14-18 October 2019
T-Hotel Cagliari
Europe/Rome timezone

A path to planets: youngest known ringed structures in a protostellar disk

17 Oct 2019, 12:05
15m
T-Hotel Cagliari

T-Hotel Cagliari

Via Dei Giudicati, 66 | 09131 Cagliari | Sardinia, Italy

Speaker

Dr Dominique Segura-Cox

Description

Contributed talk

Abstract:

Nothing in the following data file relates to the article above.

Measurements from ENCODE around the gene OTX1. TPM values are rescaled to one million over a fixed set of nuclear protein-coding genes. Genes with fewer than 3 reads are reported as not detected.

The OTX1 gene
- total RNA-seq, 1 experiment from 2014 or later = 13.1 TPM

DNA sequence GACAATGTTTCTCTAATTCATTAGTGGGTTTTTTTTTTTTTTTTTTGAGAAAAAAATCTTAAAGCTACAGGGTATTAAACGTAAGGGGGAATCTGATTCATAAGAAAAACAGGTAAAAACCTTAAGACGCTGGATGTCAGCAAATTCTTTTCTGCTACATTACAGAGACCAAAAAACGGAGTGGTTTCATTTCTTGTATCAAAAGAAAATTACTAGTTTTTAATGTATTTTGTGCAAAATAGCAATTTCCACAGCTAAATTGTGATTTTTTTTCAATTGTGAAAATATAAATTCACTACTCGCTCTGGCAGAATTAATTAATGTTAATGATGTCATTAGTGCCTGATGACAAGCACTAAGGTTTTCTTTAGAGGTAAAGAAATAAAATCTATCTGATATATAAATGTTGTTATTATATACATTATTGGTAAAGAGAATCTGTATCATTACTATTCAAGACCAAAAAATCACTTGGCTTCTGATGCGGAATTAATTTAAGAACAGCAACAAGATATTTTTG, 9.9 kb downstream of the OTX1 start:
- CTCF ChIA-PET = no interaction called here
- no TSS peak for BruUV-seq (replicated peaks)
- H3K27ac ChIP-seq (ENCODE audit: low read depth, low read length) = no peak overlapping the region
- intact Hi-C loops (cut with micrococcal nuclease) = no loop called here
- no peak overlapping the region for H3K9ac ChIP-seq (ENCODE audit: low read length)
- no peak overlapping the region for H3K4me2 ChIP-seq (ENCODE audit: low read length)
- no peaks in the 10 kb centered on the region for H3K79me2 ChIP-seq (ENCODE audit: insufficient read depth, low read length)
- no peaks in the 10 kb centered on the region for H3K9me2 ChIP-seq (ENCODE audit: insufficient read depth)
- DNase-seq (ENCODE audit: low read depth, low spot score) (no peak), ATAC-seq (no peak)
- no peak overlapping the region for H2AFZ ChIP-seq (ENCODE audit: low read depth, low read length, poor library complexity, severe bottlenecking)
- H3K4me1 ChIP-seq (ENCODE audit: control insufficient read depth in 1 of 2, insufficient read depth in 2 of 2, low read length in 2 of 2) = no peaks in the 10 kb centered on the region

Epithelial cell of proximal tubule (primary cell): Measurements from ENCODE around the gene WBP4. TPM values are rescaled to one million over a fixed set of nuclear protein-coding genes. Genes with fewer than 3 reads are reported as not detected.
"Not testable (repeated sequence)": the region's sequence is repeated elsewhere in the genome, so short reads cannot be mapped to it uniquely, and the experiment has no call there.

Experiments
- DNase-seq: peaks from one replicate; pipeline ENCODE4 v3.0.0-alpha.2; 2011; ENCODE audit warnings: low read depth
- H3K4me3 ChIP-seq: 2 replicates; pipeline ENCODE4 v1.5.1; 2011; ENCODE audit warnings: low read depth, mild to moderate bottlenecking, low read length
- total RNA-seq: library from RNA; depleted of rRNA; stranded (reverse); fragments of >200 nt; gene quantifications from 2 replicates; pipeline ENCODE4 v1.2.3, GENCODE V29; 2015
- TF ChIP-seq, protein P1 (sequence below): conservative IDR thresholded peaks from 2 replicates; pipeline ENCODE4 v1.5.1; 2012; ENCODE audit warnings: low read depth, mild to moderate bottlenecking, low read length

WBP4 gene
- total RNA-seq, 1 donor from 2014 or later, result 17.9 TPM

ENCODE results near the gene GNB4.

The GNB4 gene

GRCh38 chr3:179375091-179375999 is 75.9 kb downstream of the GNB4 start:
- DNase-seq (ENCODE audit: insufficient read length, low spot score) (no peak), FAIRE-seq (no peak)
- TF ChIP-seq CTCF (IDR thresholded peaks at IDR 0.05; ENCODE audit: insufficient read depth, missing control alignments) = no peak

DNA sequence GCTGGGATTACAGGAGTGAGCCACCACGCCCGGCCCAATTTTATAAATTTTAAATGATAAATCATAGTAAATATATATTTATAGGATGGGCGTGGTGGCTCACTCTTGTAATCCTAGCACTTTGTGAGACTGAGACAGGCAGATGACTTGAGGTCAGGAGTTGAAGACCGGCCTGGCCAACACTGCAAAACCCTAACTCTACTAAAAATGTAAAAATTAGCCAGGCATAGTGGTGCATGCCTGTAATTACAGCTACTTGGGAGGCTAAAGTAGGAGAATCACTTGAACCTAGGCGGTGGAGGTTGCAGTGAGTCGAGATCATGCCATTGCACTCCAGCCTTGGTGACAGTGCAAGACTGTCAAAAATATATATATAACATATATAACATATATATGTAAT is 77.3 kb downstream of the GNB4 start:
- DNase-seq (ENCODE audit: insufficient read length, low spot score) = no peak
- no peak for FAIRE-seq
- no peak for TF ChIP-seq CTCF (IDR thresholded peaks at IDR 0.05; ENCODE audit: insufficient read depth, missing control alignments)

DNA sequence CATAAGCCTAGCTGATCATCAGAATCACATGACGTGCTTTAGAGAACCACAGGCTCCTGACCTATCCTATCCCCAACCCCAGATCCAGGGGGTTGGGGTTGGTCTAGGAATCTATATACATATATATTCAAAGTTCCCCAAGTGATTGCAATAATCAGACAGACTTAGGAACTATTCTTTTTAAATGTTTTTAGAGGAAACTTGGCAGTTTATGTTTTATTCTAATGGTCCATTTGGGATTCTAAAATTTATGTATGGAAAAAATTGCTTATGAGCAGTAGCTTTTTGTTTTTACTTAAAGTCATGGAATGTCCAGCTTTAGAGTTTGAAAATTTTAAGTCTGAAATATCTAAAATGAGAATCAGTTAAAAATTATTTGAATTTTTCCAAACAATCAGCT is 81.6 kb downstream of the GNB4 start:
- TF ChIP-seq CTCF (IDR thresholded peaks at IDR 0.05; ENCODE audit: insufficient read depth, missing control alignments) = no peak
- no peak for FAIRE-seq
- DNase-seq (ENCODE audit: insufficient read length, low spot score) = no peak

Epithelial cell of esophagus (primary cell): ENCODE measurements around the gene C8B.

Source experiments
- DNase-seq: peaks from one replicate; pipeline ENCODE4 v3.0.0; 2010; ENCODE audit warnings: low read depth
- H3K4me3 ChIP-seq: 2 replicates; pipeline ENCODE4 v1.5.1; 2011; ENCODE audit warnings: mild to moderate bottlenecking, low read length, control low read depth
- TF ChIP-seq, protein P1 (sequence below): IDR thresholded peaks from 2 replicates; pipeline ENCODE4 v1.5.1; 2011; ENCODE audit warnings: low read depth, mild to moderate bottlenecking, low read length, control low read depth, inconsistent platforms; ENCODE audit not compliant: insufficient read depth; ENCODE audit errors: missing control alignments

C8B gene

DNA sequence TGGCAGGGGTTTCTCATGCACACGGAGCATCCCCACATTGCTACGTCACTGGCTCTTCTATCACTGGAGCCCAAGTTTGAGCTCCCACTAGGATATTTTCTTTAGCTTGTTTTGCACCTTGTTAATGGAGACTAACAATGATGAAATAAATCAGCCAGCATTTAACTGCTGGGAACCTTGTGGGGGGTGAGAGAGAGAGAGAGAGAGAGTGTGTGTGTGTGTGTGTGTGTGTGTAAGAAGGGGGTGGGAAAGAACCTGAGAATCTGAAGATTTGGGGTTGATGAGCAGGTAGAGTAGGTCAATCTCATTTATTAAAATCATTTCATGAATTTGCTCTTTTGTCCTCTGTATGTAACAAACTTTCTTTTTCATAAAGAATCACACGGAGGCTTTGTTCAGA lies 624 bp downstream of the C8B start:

Circumstellar disks are fundamental to the low-mass star and planet formation processes, yet their properties are only beginning to be unveiled in detail during the earliest Class 0 and I phases due to the dense gas and dust envelopes present at early times. ALMA observations of the older Class II protostar HL Tau exposed dark gaps and dust rings in the disk, sparking the question: can ringed substructures already be found in younger Class I disks? To determine how early ringed structures occur, we targeted the disk of the Class I protostar IRS 63 with ALMA. Since only ~14 confirmed rotationally supported disks in the young Class 0/I phases are known, previous observations with the SMA were vital in the selection of IRS 63 as a target source. Not only is it a relatively bright Class I protostar, SMA molecular line data showed rotational signatures consistent with a moderately-inclined, rotationally-supported disk with a relatively large (~160 au) radius making it an ide al target for disk substructure studies. We have used ALMA 1.3 mm long-baseline dust continuum observations to study the Class I disk IRS 63 with 7 au resolution and expose the detailed physical structure of a Class I disk. The ALMA data indicate that concentric dust rings are present in the disk, revealing IRS 63 is the youngest-known protostellar disk with ringed dust substructures and demonstrating that these features are already present in the Class I phase. The dust ring structures could arise via several mechanisms including rapid pebble growth near snowlines, magnetorotational instabilities, or planet-disk interactions carving gaps in the disk. Even if planets have not yet formed, dust rings in disks at such an early evolutionary stage could provide a stable environment for long enough time scales to grow planets, and the ringed disk of the Class I protostar IRS 63 is the earliest evidence for these planetary cradles.

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